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Dolphin GameCube/Wii emulator sees performance boost with DirectX12 integration

Two months ago, a member of the Dolphin community showed off an unfinished DirectX 12 proof-of-concept for the open-source GameCube and Wii emulator. With the new API implemented, the developer, Dolphin forum user “hdcmeta,” promised a 50-percent performance advantage over DirectX 11.

Apparently, the community member’s revisions to the software were so well regarded that the DX12 support code added by the user, whose real name appears to be Pierre Bourdon, appears to have evolved from a side project to the Dolphin emulator’s latest master build.

Furthermore, a handful of other users on the Dolphin forums were able to confirm that, using a raw frame rate test, DirectX 12 seems to have improved the emulator’s gameplay performance using both Nvidia and AMD GPUs.

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Related: DirectX 12 tests prove AMD and Nvidia is a match made in heaven

While the new DirectX 12 backend for Dolphin is largely based on its predecessor, the system requirements differ. If you’re looking to run bootleg Nintendo games on your PC using Microsoft’s latest API, you’ll need Windows 10, an AMD 7000-series, Intel HD 4400, or Nvidia 600-series GPU or higher, as well as Visual Studio 2015 Redistributable installed on your computer.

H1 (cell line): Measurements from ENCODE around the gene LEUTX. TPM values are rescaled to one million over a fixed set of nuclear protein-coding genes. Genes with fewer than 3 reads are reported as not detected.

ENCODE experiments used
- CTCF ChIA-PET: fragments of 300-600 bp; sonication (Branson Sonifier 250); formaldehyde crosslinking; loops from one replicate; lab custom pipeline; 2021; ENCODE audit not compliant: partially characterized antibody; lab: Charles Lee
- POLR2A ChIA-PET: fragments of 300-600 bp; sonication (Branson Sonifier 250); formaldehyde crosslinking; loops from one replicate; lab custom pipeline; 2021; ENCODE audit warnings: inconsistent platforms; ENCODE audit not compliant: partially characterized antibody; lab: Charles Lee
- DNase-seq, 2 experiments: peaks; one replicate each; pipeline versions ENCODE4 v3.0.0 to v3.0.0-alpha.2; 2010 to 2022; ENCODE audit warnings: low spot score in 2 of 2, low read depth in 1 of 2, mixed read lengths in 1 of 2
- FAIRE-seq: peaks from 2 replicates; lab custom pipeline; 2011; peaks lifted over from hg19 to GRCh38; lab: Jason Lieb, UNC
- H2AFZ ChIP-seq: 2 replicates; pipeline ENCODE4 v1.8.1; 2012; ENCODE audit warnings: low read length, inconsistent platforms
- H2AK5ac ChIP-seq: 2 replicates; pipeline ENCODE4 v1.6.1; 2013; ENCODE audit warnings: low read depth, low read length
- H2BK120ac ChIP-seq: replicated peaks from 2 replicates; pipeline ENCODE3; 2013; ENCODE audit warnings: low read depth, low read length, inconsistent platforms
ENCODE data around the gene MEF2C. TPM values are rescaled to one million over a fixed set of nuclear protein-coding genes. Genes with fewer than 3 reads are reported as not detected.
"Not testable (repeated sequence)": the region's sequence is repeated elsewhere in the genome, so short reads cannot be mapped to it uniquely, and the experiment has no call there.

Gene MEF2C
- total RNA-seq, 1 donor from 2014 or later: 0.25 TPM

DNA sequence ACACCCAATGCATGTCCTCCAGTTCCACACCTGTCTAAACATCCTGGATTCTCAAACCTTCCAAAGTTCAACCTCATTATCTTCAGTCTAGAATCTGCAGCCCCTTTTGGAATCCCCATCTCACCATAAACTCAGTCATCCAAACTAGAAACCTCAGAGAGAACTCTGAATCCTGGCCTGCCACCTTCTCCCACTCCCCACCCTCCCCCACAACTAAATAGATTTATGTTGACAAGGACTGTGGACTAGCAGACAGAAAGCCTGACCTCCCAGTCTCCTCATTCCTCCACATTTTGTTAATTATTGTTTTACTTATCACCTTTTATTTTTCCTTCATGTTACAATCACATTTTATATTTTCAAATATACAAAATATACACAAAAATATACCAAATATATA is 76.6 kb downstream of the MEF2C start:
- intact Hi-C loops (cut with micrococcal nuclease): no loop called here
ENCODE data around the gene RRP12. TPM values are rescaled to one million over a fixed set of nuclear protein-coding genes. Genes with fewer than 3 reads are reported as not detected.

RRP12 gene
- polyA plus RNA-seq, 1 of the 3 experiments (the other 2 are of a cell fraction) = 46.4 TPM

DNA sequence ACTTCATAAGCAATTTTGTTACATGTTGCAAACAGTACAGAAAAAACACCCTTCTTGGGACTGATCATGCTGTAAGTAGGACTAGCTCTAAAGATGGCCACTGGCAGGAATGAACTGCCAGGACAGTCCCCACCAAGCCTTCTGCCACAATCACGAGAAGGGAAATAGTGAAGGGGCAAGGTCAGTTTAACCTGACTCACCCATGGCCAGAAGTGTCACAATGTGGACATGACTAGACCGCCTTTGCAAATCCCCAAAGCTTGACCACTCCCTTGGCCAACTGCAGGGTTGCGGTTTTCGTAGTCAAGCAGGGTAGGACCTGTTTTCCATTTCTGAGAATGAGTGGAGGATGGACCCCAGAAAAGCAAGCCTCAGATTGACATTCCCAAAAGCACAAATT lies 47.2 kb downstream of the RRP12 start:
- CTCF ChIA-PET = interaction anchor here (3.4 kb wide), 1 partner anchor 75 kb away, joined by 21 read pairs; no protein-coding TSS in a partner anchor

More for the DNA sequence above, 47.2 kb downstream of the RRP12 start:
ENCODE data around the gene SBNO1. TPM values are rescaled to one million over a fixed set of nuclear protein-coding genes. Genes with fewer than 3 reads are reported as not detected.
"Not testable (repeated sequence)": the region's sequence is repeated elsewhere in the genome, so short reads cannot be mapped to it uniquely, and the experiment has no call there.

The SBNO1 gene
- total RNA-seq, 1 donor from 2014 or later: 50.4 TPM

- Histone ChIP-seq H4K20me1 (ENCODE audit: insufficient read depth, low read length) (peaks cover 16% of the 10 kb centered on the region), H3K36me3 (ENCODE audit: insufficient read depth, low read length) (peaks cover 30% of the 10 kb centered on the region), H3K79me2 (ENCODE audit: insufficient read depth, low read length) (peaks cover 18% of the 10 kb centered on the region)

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Interestingly enough, hdcmeta even took the time to devise its own background thread so that graphics processing could be carried out manually as opposed to with DirectX11 and OpenGL drivers, where this is accomplished automatically.

It’s worth bearing in mind that the DirectX 12 backend for Dolphin is far from complete. The developer is continuing to work on the project, with post-release compatibility and bug fixes already well on their way.

It’s pretty neat, if a little alarming, that one of the first examples of DirectX 12 support out in the wild is for a program that’s almost entirely used as a means of piracy. On the other hand, maybe this is a good thing. It is likely we’ll begin to see other, less legally nebulous projects emerge to adopt the DX12 API in a similar vein.

Nevertheless, it’s always a treat to see what Super Mario Galaxy would look like had Nintendo made the move to HD at the same time as everyone else.